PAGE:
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Grow Fast or Die Slow – Why do some companies grow and some don’t?

by on February 4, 2015

Revenue growth isn’t a strategy, it’s a result.

So why do some companies grow and some don’t?

Big Dog

Does following best practices in strategy, marketing, operations, and organization generally make it possible for companies to increase their revenues consistently—or does that kind of growth usually require something more?

Execution and fundamentals are certainly vital, but growth requires more than best practice.

Companies that don’t increase the top line eventually hit a Growth Wall and often become targets for acquisition, selling for less than the industry average multiple. Even the largest companies may therefore find themselves grappling with fundamental grow-or-go decisions.

Top-line growth is vital for survival. A company whose revenue has increased more slowly than its peers is five times more likely to succumb in the next down cycle, usually through acquisition, than a company that is growing faster than the industry average.

Strategic Vision

Although good execution is essential it is usually not the key differentiator between companies that are growing quickly and those that are growing slowly. CEOs need to complement the traditional focus on execution with more attention to where a company is—and should be—competing.

Seeking growth is rarely about changing industries—a risky proposition at best for most companies. It is more about focusing time and resources on faster-growing segments where companies have the capabilities, assets, and market insights needed for profitable growth.

Each industry has markets and each market has sub-markets.  Insights into subindustries, segments, categories, and micromarkets are the building blocks for growth opportunities.  This granular approach to growth is critical to making the right decisions about where to compete.

These decisions may be a matter of corporate life and death.

Key Questions to Ask Yourself

Every CEO should be continually asking these five questions to evaluate when and how to maintain or accelerate their growth trajectory:

  1. How much growth do we need, and how quickly do we need it?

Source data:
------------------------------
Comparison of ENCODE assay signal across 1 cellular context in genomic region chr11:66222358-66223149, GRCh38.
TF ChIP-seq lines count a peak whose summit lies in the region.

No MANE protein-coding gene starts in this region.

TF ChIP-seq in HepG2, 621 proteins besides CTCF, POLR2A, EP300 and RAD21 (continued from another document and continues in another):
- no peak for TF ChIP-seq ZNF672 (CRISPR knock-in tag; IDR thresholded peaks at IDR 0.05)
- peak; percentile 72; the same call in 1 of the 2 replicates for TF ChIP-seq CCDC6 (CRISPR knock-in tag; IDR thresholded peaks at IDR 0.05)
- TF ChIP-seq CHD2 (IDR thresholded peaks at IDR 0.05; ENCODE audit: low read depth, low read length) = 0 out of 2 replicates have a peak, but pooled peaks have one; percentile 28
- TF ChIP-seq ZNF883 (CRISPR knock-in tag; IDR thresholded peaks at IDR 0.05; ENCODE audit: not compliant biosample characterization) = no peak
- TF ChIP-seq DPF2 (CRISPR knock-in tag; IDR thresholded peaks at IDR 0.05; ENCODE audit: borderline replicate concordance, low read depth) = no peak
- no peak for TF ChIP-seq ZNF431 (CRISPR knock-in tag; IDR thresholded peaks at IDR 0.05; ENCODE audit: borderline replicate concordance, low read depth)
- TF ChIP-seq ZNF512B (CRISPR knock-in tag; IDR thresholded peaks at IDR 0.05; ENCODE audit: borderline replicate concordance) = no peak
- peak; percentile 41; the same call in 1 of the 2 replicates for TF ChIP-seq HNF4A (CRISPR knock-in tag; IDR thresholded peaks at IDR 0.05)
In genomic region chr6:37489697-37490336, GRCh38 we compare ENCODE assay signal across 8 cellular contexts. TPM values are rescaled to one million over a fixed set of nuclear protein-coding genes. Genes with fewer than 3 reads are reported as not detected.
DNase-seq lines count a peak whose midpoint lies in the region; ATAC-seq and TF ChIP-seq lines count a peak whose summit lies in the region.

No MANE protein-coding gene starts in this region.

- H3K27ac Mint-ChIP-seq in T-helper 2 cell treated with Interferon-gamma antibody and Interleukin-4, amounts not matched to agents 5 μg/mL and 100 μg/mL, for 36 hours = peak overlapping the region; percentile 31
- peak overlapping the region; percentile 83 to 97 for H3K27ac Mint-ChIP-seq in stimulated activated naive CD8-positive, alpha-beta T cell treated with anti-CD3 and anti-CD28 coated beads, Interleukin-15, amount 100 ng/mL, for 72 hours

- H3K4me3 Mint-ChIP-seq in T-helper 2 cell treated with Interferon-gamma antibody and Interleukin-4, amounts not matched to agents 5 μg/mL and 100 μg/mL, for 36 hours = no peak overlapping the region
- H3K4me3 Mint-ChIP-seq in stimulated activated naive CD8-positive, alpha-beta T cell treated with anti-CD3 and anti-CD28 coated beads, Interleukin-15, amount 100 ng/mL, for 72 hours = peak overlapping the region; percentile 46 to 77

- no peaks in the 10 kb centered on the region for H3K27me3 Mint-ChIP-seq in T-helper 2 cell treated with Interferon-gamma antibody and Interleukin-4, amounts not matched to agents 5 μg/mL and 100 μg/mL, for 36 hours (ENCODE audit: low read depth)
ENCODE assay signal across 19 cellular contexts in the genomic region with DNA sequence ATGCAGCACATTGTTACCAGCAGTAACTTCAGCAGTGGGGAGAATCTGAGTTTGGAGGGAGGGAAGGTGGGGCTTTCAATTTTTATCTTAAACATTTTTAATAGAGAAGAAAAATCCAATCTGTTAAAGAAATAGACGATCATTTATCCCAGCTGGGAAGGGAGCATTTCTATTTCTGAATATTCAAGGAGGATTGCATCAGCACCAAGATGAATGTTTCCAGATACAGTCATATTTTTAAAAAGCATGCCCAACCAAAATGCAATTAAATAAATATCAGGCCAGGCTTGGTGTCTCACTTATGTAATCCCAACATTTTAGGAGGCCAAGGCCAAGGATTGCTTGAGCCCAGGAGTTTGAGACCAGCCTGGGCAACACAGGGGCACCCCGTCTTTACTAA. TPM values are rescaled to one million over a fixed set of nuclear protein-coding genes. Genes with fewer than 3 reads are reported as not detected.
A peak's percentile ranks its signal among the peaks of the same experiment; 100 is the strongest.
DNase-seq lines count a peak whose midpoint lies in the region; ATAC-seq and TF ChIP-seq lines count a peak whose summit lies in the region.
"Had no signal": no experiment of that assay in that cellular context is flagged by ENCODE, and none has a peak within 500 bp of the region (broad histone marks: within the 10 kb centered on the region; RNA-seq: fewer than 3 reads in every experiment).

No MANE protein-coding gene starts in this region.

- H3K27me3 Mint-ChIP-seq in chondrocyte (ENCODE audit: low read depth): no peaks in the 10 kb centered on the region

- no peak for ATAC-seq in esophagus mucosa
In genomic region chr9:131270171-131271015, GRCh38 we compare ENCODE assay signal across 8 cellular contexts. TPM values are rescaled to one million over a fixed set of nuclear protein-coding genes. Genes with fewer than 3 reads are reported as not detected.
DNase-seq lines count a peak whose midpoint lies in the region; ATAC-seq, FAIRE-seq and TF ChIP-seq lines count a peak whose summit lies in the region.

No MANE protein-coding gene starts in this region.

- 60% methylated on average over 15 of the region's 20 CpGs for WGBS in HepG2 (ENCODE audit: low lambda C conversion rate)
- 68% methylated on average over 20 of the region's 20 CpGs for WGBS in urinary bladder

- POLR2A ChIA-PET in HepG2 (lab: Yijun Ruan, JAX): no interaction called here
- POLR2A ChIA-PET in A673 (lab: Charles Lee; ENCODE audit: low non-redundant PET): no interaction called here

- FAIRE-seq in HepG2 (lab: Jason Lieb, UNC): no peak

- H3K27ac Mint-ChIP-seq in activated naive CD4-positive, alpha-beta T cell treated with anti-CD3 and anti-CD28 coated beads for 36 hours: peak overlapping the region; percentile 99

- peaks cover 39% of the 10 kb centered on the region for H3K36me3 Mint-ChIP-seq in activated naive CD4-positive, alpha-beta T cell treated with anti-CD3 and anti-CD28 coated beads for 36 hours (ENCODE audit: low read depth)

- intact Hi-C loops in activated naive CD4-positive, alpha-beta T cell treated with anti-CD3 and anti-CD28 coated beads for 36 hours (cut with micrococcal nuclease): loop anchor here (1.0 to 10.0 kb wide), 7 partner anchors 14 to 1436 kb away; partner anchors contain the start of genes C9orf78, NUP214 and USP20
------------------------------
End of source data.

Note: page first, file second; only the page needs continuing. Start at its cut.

2. How much growth is left in our core markets?
  3. How secure are we in our core markets?
  4. What opportunities do we have to expand our current businesses and to generate more cash to invest in growth?
  5. What new opportunities do we see that might present us with a great next act, and when do we move?

The answers to these questions and the resulting decisions can determine how the company is valued in a funding event or an acquisition.

Valuation Premium

A company can demand a valuation premium for many reasons. However, these reasons usually fall into the following five categories:

  1. Barriers to Entry: The company has specific barriers to entry that make it increasingly difficult for additional competitors to enter the market;
  2. High Margins: The company has consistently delivered higher margins than its competitors, and has earned higher returns on investment;
  3. Intellectual Property: The company has a specific proprietary technology that is difficult to replicate and/or is patented giving it a major competitive advantage;
  4. Good Fit: The company is a particularly good fit with the buyer, either because its services open up new market opportunities, or because the management team perfectly fits the buyer’s growth plans; and
  5. Market Expansion: The company has access to customers that the buyer does not, and there is an opportunity to leverage off this customer list to cross sell the services or goods that the buyer sells.

Understanding competitive advantages or “moats” therefore becomes incredibly important to value investors.


If you’re wondering how you build a company that you can sell for a premium in a few years, contact me to discuss the Valuation Amplification Process.

Learn What a VC is Looking For

Need Help Understanding what a VC looks for when evaluating the companies they might invest in?

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From → M&A, Strategy, Valuation

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